While watching Jake Arrieta struggle on the mound against the Phillies on Friday night, Orioles manager Buck Showalter firmly believed that sending Arrieta to Triple-A was the best solution.
Arrieta himself thought it was a real possibility. He talked to his father on the phone Friday night about the likelihood.
But the Orioles brass contemplated Arrieta's fate to the 11th hour and decided to move their Opening Day starter to the bullpen to work out his problems instead of optioning him to Norfolk. In order to make room for Saturday's starter, right-hander Tommy Hunter, the Orioles optioned rookie right-handed reliever Miguel Gonzalez instead.
"Starting in the minor leagues was an option, something we strongly considered," Showalter said. "I don't have much doubt that Jake would go down there and do well statistically at Triple-A. Regardless of how well you do there, you can be confident of being a good pitcher in Norfolk but still have that doubt of whether or not you're going to be a good pitcher in Camden Yards. It's still the biggest jump in levels of play in professional sports. We've had a lot of guys that come up, go down and do well statistically, but it doesn't play up here."
So instead, Arrieta, who leads the American League in loses (8) and earned runs allowed (52), hopes to get a mental break by joining the bullpen, a move he embraced.
"It's about several things," said Arrieta, who last worked as a reliever in the Arizona Fall League in 2007, when he threw 18 scoreless innings. "It's about not harping on mechanical adjustments in game. If my thought process is more focused on making mechanical adjustments than executing pitches and getting guys out, then it's going to be hard to have success, because I'm going to constantly be worrying about past pitches and past at-bats when in reality, the past is the past. There's no way to change that.
"All my focus needs to be geared toward the next pitch and the next better and those are the type of things I've attributed to my success, and I need to get back to that."
Less than 24 hours earlier, Arrieta had possibly the worst start of his career, allowing a career-high 11 hits and career-worst nine runs in just four innings of work in a 9-6 loss. It was his eighth loss in his last nine decisions.
In Arrieta's first three starts this season — which included seven shutout innings in an Opening Day win over the Twins — he had a 2.66 ERA. But in the 10 starts since, Arrieta owns a 7.71 ERA and has gone past the six-inning mark just three times.
"Right now, I just feel at ease," Arrieta said. "I feel at peace with everything that's gone on. What happened to me in the past month, month in a half, was mentally draining. Those type of things snowball into my next start and going out there and trying to pitch with that type of mindset, it almost feels like you're already defeated before any runs are even scored. So it feels good to kid of be at ease and clear-minded and just approach this situation with that mindset. And I think everyone will benefit from it.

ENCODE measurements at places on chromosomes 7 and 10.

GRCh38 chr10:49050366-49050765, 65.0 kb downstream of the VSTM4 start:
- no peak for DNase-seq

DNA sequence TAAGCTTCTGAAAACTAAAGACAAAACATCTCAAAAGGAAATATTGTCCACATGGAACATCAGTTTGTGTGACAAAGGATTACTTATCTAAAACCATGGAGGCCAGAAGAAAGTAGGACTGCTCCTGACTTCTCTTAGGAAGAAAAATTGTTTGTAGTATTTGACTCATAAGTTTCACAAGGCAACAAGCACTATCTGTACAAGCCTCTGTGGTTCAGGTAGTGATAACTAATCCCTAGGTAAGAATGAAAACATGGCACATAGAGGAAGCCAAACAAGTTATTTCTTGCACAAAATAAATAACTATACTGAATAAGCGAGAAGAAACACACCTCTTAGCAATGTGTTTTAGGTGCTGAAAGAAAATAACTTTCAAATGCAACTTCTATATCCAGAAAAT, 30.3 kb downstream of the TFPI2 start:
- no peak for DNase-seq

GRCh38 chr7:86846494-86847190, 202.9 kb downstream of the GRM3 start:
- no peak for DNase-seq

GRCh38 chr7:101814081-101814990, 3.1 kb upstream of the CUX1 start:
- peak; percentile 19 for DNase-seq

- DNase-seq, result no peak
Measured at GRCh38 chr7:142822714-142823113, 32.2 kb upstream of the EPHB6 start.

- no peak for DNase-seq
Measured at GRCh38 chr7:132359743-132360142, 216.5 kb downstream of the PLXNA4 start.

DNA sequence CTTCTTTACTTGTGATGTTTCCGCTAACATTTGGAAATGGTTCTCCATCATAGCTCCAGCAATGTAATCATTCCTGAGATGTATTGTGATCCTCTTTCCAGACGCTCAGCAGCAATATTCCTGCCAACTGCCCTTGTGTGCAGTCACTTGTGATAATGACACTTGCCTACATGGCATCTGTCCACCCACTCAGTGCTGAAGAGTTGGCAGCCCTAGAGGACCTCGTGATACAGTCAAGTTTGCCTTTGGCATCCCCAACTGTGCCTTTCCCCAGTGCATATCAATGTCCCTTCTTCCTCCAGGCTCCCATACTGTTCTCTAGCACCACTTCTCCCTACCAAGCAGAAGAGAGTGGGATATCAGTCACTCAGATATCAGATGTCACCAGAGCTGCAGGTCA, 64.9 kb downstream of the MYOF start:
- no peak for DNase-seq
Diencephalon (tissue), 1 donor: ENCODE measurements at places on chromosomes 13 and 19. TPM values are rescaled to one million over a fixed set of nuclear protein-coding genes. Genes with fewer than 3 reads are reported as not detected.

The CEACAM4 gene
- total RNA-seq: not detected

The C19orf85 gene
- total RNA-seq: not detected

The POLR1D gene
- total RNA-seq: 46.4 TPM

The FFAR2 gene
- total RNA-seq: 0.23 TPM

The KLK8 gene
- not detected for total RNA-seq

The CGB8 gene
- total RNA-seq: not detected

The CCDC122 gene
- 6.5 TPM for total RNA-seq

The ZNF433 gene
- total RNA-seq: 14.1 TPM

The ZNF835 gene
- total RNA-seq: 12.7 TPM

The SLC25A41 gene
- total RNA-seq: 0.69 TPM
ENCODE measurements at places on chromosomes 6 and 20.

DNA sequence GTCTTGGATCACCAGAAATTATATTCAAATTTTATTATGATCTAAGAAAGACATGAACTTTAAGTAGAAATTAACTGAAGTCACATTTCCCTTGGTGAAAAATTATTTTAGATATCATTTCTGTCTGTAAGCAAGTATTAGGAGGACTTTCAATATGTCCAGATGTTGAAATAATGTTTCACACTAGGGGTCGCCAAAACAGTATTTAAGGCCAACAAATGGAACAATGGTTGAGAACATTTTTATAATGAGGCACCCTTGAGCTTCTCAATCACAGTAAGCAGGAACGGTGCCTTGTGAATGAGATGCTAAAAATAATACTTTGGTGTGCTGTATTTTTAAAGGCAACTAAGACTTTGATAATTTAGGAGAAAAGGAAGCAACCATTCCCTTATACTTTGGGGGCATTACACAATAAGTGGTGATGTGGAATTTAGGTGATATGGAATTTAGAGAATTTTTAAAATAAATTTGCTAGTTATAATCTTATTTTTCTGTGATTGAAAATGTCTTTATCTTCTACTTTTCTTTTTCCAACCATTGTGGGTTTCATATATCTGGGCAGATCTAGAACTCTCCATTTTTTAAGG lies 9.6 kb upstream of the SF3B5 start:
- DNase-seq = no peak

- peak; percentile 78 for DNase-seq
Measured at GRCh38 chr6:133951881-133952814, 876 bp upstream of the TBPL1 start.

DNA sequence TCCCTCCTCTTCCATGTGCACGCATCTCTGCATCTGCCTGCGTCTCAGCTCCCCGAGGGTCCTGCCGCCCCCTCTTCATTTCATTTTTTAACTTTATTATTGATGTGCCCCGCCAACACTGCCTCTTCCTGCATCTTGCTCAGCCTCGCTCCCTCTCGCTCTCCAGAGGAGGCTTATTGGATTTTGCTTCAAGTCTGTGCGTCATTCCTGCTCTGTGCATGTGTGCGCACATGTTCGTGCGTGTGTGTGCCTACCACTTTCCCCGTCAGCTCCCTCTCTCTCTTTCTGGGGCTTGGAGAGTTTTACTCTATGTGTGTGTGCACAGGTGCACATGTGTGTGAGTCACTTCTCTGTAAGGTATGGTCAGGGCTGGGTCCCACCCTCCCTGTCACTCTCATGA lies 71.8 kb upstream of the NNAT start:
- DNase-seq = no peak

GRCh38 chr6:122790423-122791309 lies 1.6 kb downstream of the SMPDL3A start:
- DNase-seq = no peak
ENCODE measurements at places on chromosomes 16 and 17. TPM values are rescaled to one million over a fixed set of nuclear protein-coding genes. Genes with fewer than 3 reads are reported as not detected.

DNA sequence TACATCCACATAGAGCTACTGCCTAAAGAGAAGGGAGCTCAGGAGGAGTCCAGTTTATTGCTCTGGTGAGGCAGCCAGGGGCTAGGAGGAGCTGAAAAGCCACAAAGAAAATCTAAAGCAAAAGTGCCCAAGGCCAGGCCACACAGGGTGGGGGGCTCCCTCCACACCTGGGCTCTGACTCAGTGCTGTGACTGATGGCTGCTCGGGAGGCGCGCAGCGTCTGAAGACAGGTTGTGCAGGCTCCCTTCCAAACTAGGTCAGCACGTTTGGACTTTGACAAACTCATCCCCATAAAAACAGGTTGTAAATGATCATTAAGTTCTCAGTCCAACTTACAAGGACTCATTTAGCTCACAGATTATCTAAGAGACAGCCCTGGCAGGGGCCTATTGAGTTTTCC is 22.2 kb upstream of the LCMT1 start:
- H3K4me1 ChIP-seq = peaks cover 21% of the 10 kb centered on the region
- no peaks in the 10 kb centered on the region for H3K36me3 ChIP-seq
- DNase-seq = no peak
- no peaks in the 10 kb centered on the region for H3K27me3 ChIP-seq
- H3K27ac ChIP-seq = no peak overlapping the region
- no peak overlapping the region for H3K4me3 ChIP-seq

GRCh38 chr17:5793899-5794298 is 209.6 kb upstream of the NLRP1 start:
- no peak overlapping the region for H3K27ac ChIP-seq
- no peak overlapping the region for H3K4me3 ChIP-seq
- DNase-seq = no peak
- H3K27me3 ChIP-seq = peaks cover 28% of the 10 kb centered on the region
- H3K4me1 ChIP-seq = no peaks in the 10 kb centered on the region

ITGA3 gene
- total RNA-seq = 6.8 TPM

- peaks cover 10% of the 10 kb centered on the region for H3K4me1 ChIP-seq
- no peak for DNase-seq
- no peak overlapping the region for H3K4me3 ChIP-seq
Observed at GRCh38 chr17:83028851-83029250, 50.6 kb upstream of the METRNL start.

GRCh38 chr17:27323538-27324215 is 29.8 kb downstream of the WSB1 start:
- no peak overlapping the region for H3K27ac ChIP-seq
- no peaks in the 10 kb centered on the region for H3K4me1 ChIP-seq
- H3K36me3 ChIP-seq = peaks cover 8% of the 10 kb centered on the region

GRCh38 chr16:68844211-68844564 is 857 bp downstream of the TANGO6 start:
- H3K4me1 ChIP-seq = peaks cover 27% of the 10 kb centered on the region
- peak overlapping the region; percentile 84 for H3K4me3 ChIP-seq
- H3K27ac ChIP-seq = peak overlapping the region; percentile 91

"Being in the bullpen, you come into the game where you're going one, maybe two innings and you can go out there and just let it fly."
Gonzalez to start at Norfolk
Gonzalez, who pitched well out of the pen in long-relief duty, will enter the starting rotation at Triple-A Norfolk with the idea that he could return as part of the Orioles rotation. (The Orioles will next need a fifth starter on Saturday, but Gonzalez can't be recalled within 10 days unless there's an injury.)
"He's thrown three innings here," Showalter said. "He should be able to go five next time out, probably."
In two outings since his contract was purchased May 29, Gonzalez had allowed just two runs in 7 1/3 innings, pitching to a 2.45 ERA. Pitching mainly in relief at Norfolk, he was 2-1 with a 1.50 ERA, allowing just 10 hits in 30 innings and striking out 36.
Before joining the Orioles, Gonzalez — who was signed as a minor-league free agent in February — was beginning to assimilate to a starter's role. He made three starts, including his last two at Norfolk, throwing five perfect innings for the Tides on May 24.
"He stays in the fold, presented himself well," Showalter said. "He'll go down there and start. We've gotten him up to five innings, I think it's 70 pitches, which is not quite where you want to be to be a starting option, but we would like to go out there and let him do that and get stretched back out."
Around the horn
Orioles first-round draft pick Kevin Gausman earned a win and a loss Saturday for LSU in the NCAA Super Regional against Stony Brook. Gausman, whom the Orioles selected with the fourth overall pick on Monday, pitched a perfect 12th inning in Saturday's continuation of Game 1, a 5-4 Tigers win that had been suspended because of weather. He then started the Game 2 that followed, allowing three runs on six hits over seven innings with six strikeouts in a 3-1 loss to the Seawolves. The teams play again Sunday with the winner advancing to the College World Series. … Saturday's game was the Orioles' second home sellout of the year, with an announced attendance 46,611. The first came on Opening Day. ... Heading into Saturday, reliever Pedro Strop had held right-handed hitters to the second-lowest batting average in the majors (.096 average; 5-for-52) among pitchers with a minimum of 50 batters faced. He trailed only Cincinnati Reds reliever Aroldis Chapman (.091, 6-for-66). … Adam Jones' single in the ninth inning ended a season-worst 0-for-18 skid. … Reliever Kevin Gregg has posted a 1.32 ERA in his last 12 outings (2 ER in 13 2/3 IP).
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